Absurdly Driven looks at the world of business with a skeptical eye and a firmly rooted tongue in cheek.
I can't remember the first time I saw a smiley face emoji.
I can remember that I felt a little odd, as if the person writing to me had met me before, even though I was sure they hadn't.
Then again, perhaps many people now think emojis--and especially smiley ones--are the equivalent of a digital handshake.
After all, as time has gone by and we've become digitalized souls, emojis have become preferable to words.
Yes, even in business communication.
Now some scientists have come along and muttered: "Oh, knock that kiddie crap on the head, would you?"
No, that's not exactly a quote. It is, though, the sentiment I get from a new study that says using smiley emojis actually makes a bad impression.
The big, and no doubt unsmiling, brains at Ben-Gurion University in Israel insist that they and co-researchers at Amsterdam University examined the email reactions of 549 people from 29 countries.
They were all asked to read similar emails--some with smiley emojis and some without.
Hark these words from Dr. Ella Glikson: "Our findings provide first-time evidence that, contrary to actual smiles, smileys do not increase perceptions of warmth and actually decrease perceptions of competence."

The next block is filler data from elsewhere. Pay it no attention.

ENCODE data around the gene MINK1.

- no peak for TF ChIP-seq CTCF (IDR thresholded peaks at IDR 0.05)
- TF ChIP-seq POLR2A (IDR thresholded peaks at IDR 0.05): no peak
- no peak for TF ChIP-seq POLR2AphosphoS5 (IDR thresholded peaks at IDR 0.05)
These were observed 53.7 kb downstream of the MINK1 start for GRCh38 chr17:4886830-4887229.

What? They don't make you seem like a terribly enthusiastic, upbeat, American-style, (fake-)friendly person?
This is surely crushing for interns the world over. This will turn the stomachs of those who believe that a smiley emoji is the very best way to get someone to instantly like you.
Without even leaving your couch, that is.
It gets worse.
"We found that the perceptions of low competence if a smiley is included in turn undermined information sharing," said Glikson.
People just don't want to tell you as many things if you're immediately resorting to symbolic smiling.
I'm not sure how much more you can take, but I'm going to give it to you anyway.
In another part of the research, these wily scientists showed their guinea pigs pictures of real, smiling people.
Those who were smiling were perceived as more competent than those with neutral faces.
"For now, at least," summarized Glikson, "a smiley can only replace a smile when you already know the other person. In initial interactions, it is better to avoid using smileys, regardless of age or gender."
I fear that what the smiley emoji does is make you feel overly familiar.
It's like some new hire at the office has learned that your nickname is Shortypants.
He immediately walks up to you with the introduction: "Hi, Shortypants, I'm Jason."
He has no idea why you're called Shortypants. He hasn't bothered to wonder who's allowed to call you Shortypants.
Emojis are like cats. They look so innocent and cuddly that who could possibly object?
Try taking your cat to the office and letting them loose. Then you'll find out.